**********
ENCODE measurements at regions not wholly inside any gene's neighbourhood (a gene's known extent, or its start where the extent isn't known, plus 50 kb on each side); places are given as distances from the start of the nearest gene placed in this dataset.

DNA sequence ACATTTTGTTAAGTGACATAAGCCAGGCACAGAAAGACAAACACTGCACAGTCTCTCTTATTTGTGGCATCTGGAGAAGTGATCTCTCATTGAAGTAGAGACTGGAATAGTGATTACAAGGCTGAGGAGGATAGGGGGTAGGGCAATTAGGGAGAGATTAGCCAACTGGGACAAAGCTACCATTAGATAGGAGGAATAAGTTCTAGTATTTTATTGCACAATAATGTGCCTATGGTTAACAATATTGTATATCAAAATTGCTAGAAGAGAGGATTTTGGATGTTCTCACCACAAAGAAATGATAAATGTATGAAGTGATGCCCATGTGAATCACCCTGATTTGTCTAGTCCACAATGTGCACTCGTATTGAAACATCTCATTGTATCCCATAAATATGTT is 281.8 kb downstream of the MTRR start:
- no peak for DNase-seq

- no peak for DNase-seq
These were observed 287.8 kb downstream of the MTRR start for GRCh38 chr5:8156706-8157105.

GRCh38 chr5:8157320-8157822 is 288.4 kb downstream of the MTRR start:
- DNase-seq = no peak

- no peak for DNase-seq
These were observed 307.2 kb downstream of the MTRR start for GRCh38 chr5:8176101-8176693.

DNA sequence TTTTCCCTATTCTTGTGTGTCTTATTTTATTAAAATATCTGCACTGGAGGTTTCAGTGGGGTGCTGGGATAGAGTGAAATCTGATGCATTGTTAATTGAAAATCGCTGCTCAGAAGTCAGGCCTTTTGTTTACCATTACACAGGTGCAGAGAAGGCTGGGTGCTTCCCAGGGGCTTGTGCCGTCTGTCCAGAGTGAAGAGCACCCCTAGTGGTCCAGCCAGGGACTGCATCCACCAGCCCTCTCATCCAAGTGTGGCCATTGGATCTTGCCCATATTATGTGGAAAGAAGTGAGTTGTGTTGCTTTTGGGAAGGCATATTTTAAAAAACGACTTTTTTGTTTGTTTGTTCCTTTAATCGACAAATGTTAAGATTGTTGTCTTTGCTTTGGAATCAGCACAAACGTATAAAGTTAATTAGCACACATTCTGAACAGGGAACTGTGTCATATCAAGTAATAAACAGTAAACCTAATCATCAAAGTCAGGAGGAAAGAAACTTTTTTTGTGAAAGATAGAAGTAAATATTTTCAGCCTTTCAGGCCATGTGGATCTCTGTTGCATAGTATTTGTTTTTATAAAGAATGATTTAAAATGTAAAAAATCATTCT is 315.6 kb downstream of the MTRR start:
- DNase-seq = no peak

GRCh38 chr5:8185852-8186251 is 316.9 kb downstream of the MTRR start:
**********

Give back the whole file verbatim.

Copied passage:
ENCODE measurements at regions not wholly inside any gene's neighbourhood (a gene's known extent, or its start where the extent isn't known, plus 50 kb on each side); places are given as distances from the start of the nearest gene placed in this dataset.

DNA sequence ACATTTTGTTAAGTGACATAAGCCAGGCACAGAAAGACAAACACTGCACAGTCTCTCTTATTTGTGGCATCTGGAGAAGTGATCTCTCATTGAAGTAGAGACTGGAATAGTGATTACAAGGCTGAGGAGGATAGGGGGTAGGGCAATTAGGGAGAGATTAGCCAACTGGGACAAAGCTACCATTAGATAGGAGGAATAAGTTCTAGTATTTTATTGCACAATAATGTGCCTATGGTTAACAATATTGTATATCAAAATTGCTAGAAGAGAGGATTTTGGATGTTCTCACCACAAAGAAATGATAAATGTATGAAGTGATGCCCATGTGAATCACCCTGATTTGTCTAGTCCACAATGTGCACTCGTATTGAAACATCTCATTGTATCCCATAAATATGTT is 281.8 kb downstream of the MTRR start:
- no peak for DNase-seq

- no peak for DNase-seq
These were observed 287.8 kb downstream of the MTRR start for GRCh38 chr5:8156706-8157105.

GRCh38 chr5:8157320-8157822 is 288.4 kb downstream of the MTRR start:
- DNase-seq = no peak

- no peak for DNase-seq
These were observed 307.2 kb downstream of the MTRR start for GRCh38 chr5:8176101-8176693.

DNA sequence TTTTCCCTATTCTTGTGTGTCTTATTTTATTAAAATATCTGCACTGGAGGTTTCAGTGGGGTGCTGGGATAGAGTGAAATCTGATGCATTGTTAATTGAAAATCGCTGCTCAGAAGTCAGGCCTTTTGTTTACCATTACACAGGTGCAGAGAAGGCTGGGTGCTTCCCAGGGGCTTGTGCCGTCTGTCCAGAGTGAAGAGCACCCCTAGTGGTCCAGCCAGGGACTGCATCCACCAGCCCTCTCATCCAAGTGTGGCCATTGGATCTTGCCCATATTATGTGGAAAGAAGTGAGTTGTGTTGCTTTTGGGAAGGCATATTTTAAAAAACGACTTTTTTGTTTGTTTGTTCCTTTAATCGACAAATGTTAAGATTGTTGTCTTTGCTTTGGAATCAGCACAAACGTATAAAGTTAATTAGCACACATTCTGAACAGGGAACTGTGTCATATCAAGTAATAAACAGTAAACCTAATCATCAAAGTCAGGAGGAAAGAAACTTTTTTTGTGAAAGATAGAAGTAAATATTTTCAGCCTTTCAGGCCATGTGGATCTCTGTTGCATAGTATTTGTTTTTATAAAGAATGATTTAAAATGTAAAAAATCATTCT is 315.6 kb downstream of the MTRR start:
- DNase-seq = no peak

GRCh38 chr5:8185852-8186251 is 316.9 kb downstream of the MTRR start: